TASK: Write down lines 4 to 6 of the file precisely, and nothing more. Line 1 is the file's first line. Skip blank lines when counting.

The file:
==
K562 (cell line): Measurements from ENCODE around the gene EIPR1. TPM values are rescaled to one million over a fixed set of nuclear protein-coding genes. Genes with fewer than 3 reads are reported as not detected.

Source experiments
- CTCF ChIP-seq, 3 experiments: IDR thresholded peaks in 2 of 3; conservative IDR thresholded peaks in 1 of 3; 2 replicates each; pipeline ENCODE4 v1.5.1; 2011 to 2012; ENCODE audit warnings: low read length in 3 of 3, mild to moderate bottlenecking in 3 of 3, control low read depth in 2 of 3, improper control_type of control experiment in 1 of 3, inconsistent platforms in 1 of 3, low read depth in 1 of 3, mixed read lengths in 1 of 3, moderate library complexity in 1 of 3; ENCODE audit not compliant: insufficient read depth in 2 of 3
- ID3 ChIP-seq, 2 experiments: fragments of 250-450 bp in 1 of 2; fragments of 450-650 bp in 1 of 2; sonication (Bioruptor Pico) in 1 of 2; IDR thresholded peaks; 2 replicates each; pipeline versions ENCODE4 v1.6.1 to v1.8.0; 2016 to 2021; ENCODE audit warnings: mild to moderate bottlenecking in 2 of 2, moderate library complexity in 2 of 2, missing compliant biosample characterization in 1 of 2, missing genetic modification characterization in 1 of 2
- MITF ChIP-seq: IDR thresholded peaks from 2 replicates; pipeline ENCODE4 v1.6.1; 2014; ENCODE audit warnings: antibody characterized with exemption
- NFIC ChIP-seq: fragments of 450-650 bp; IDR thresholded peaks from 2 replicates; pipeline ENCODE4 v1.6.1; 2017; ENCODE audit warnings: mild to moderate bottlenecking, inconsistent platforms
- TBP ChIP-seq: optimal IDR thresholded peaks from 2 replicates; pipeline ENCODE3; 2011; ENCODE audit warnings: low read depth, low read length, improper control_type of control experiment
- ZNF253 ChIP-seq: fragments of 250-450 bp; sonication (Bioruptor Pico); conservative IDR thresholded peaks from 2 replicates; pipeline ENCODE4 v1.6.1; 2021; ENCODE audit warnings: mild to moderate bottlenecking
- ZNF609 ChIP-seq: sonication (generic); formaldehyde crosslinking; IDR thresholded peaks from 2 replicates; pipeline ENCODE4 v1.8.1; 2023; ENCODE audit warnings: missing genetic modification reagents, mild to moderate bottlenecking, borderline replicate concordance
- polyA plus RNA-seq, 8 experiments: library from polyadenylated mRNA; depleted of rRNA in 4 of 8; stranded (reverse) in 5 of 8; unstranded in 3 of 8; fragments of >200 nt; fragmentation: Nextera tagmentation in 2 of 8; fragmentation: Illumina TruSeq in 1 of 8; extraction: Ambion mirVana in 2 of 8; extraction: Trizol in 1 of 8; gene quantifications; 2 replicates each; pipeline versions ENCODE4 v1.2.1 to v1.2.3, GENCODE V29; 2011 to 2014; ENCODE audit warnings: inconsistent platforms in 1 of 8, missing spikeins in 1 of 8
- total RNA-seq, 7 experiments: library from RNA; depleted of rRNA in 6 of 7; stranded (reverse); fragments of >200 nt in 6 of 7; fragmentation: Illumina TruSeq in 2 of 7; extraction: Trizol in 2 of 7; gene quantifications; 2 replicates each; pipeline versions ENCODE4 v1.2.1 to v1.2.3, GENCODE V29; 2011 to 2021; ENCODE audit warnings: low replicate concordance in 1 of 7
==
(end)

- ID3 ChIP-seq, 2 experiments: fragments of 250-450 bp in 1 of 2; fragments of 450-650 bp in 1 of 2; sonication (Bioruptor Pico) in 1 of 2; IDR thresholded peaks; 2 replicates each; pipeline versions ENCODE4 v1.6.1 to v1.8.0; 2016 to 2021; ENCODE audit warnings: mild to moderate bottlenecking in 2 of 2, moderate library complexity in 2 of 2, missing compliant biosample characterization in 1 of 2, missing genetic modification characterization in 1 of 2
- MITF ChIP-seq: IDR thresholded peaks from 2 replicates; pipeline ENCODE4 v1.6.1; 2014; ENCODE audit warnings: antibody characterized with exemption
- NFIC ChIP-seq: fragments of 450-650 bp; IDR thresholded peaks from 2 replicates; pipeline ENCODE4 v1.6.1; 2017; ENCODE audit warnings: mild to moderate bottlenecking, inconsistent platforms